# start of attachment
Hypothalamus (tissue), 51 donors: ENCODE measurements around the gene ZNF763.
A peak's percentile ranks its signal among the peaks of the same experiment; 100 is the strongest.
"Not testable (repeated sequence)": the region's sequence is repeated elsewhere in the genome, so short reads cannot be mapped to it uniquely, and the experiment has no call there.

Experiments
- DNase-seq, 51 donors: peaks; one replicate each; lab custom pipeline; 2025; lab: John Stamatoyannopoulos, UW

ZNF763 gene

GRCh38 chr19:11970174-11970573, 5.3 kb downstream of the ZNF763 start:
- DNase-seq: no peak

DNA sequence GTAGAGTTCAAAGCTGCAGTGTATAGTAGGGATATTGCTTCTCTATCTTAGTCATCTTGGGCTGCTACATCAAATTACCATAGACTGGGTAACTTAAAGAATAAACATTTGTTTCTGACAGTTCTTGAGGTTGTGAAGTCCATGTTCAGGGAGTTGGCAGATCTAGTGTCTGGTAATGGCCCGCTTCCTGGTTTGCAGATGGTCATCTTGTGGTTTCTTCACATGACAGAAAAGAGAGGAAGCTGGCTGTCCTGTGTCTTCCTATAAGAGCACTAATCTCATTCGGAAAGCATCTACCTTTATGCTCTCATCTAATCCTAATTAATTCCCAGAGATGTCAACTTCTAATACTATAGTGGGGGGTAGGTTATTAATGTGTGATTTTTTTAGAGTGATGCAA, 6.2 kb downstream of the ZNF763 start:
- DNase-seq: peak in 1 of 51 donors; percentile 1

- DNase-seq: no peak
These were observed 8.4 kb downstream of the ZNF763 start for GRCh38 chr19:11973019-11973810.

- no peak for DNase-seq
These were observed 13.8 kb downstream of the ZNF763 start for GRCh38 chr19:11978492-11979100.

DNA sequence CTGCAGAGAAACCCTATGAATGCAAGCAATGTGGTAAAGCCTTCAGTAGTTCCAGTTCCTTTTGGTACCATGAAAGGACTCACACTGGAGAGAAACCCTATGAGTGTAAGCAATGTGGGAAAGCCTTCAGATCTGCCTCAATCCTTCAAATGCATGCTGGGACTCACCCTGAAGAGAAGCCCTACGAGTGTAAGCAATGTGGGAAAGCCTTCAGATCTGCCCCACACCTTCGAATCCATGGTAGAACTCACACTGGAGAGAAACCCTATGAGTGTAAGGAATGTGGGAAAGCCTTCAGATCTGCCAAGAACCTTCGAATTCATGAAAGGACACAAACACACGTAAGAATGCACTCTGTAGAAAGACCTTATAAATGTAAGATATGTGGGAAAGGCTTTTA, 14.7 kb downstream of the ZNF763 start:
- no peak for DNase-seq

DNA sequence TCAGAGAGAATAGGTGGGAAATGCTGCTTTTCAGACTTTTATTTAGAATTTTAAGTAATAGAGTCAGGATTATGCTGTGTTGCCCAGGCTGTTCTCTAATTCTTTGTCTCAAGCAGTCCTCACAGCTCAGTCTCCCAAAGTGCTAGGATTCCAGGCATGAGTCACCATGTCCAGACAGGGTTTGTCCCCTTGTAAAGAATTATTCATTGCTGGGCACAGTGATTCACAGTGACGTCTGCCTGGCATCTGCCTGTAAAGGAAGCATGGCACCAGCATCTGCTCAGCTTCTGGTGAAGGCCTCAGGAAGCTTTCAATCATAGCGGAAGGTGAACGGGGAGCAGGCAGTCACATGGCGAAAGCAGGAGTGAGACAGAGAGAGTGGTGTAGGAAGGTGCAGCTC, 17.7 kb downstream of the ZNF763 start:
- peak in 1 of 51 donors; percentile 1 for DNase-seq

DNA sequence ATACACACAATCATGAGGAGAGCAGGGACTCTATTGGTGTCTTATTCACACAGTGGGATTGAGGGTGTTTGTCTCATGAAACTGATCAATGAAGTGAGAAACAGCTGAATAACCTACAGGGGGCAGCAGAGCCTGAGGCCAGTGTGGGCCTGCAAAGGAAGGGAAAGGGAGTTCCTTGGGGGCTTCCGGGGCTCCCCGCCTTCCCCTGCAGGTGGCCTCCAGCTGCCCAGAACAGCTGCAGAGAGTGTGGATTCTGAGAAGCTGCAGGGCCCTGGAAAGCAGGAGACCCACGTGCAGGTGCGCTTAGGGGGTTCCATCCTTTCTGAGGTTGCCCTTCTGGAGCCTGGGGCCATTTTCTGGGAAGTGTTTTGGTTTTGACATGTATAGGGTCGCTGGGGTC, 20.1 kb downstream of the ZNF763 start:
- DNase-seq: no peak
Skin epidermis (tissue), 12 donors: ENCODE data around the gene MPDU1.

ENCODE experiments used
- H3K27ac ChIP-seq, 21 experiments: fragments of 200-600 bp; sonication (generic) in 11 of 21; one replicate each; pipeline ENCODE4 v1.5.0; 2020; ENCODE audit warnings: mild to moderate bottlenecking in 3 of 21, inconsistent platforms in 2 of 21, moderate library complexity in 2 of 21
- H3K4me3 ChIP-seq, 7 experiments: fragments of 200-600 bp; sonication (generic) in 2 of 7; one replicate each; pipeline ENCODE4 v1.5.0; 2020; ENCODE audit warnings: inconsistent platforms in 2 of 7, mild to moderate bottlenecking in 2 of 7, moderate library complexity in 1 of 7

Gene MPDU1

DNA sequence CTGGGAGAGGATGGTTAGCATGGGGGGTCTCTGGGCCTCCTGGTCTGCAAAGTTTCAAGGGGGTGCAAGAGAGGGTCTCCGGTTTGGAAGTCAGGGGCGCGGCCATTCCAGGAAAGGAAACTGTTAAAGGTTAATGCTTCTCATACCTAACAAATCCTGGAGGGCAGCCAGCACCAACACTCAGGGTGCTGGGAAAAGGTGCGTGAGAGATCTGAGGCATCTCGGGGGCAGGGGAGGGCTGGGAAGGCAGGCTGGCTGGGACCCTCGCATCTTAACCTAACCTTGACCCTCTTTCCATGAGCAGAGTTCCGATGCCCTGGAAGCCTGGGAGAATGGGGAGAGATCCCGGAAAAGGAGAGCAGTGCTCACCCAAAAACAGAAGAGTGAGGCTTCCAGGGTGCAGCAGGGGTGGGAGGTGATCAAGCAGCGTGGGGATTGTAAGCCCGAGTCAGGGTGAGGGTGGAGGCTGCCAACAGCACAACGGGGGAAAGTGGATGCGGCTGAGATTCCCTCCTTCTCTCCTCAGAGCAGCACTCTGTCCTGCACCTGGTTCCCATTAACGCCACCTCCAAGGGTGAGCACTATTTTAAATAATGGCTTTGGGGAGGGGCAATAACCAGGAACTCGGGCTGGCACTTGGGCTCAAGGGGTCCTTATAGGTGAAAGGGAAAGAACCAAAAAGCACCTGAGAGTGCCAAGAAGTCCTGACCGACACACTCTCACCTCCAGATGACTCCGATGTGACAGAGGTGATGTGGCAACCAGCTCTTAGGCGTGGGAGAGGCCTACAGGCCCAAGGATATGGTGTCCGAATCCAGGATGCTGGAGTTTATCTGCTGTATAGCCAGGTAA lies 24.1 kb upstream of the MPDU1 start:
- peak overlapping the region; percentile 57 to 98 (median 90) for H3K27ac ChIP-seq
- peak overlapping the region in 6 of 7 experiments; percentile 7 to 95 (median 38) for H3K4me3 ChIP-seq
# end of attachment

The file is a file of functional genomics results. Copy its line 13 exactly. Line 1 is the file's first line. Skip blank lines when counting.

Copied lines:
- no peak for DNase-seq